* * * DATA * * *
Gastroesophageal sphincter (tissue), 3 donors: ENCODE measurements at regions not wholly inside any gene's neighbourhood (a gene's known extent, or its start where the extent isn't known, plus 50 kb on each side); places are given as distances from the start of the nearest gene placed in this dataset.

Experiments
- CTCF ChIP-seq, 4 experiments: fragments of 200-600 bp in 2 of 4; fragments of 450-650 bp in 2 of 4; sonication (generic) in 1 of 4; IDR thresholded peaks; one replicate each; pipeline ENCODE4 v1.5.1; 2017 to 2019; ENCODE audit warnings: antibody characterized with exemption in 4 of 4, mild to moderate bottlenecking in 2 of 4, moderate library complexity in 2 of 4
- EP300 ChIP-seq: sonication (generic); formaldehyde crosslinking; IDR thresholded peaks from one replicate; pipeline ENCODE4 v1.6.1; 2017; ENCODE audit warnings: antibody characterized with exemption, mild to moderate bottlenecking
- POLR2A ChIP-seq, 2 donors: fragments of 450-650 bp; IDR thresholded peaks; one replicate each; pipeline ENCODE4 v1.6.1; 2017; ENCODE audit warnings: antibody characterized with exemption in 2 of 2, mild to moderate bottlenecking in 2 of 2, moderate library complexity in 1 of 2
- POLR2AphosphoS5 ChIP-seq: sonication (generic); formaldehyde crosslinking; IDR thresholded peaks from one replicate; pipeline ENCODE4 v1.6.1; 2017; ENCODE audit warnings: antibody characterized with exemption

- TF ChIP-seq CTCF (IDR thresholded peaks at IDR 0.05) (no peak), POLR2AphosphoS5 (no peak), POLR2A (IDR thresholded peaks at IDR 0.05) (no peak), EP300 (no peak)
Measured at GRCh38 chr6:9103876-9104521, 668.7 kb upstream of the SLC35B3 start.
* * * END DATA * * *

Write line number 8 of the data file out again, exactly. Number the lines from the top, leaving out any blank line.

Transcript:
Measured at GRCh38 chr6:9103876-9104521, 668.7 kb upstream of the SLC35B3 start.